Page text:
Python for the .NET Developer Transcripts
Chapter: Memory management in Python
Lecture: Cycles and GC in Python demo
0:00 We saw how reference accounting worked and that is beautiful if there are no cycles that get abandoned.
0:07 Well, let's go and create some cycles and see what happens. Alright, first of all I'm going to disable the garbage collector because I want to
0:14 see that the cycles are a problem. So we're going to create actually two doomed objects. And remember, the dooms, they can take their friends so
0:23 this v2 is a friend of v1 but let's also reverse it v1 has some friends, one of them is v2. So, v1 points at v2 because of this
0:37 and v2 points at v1 because of that. That will create the cycle right there. Now, we'll go down here and we'll have a link to
0:46 both of these and let's change this to gc and we'll put two counts in here. So, we'll do that in v2. Let's also put the "Here's the End of the Method".
1:01 Now, nowhere in this method yet are we actually dereferencing these objects. Of course, we should get to the end of the method
1:08 and then potentially these things might get cleaned up. We'll see. Go ahead and run it again, actually, let's up a
1:16 little bit more space so it's super obvious over here. So, down here, notice we created doomed at 76. We created doomed at forty and we asked and
1:33 they both have two references. What are those two references? Well, it's the two objects, the two variables, that we're looking at.
1:41 Here. Here. v1 and v2, these two are each adding a reference but, then this one pointing back to v1 is adding a second to v1 and this one pointing back
1:54 to v2 is adding a second to v2. So, they each have two as we saw right there. And notice we get all the way to the end of the method
2:03 then this cleans up. Let's add one more thing here maybe in main. Let's print. Program Ending. Just so you can see actually this is full on shutdown of
2:16 Python that's actually cleaning up these objects. So, there nothing about the garbage collecting that is
2:20 actually happening here. Let's go and do a little bit more here. Let's actually empty these things out.
2:27 So remember, before the reason these levels went down is we actually... Well, let's stop pointing at those objects.
2:34 Let's see if that still works. So, v1 equals None. And what the heck, let's do v2 equals none as well.
2:46 Put step two. That is going to lower the reference count but it's going to go from two to one for each of them.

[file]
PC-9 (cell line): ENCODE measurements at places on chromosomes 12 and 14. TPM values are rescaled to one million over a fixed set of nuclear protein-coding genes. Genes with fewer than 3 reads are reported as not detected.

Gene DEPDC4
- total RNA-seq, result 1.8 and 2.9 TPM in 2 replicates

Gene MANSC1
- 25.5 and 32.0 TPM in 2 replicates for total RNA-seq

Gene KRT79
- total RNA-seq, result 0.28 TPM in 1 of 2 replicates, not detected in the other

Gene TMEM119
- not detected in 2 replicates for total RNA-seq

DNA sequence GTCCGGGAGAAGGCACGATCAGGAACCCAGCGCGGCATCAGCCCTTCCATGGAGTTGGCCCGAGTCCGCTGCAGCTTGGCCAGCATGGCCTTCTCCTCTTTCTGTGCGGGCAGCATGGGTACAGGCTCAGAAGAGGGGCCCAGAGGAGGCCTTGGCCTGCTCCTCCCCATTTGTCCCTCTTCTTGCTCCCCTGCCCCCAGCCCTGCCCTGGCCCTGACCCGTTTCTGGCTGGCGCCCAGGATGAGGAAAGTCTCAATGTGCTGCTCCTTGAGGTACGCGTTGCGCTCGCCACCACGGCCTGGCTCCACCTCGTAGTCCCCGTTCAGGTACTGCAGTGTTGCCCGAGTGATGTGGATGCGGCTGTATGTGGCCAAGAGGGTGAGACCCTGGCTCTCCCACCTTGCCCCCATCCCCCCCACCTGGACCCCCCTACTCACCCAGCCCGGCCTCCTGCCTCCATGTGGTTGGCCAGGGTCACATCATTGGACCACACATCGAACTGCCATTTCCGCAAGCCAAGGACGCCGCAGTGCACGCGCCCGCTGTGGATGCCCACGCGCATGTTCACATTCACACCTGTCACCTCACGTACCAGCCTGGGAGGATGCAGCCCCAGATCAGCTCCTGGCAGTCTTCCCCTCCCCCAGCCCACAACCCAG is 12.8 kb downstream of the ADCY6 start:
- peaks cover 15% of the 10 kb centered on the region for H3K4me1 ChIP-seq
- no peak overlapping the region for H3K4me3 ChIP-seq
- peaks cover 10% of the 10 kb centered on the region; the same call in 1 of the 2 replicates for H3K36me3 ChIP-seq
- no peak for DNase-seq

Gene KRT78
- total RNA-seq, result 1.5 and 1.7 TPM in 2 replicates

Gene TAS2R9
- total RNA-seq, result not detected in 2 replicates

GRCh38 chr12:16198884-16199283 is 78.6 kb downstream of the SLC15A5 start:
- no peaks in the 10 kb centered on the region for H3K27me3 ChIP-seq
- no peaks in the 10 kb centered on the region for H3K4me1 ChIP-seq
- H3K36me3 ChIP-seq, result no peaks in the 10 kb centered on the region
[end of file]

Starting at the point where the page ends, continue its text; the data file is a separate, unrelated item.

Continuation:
2:51 It's not going to be enough to get them to clean up. Method ending. Boom! That's it. It went from two, two to one, one.
3:01 That's not enough to get it to clean up. Well, let's turn the garbage collector on as in stop disabling it. I'll explicitly enable it.
3:09 Normally, you don't have to but just encase we were playing with it above and it's disabled, let's just be really clear.
3:15 Well, that didn't do anything, right? What happened? Unlike reference counting the gc is not deterministic, it runs when it needs to run.
3:24 In order to see the gc signals we actually have to force it. Just like you would have to do in .net
3:30 we'd have to say gc.collect. So, we can do the same here to trigger that non deterministic clean up.
3:36 Then again, almost all the time we do not have cycles reference counting is all we need it'll clean everything up.
3:43 But when we don't, we can have this gc. So, let's go down here and well put a print 3. What goes before three, is a gc Collect.
3:55 That should go look for all the cycles and find this one. It should clean them up. You should see doomed the two doomed objects explaining their death
4:02 or predicting their death. And here you have it. Alright, so we create that object. It's 2. And then we dereference the variable that is one and
4:09 we still have one, one for the cycle. But, then we call gc.collect, which goes and says Here's the cycle, we're going to clean it up
4:17 let's detach that and start killing them off. That's these two lines right here. And after the gc run now it's zero, before the end of the method.
4:26 The first example we looked at reference counting none of this was necessary. Reference counting completely solved it, but once you get these cycles
4:34 that's the problem with reference counting. Here we have Python's backup garbage collector kicking in we kicked it to kick in, but it would kick in
4:43 on it's own eventually to clean up these cycles and it works like a charm. That's memory management in Python. In some ways it's a lot
4:52 simpler than .net with the reference counting and in others with these cycles it's actually quite familiar.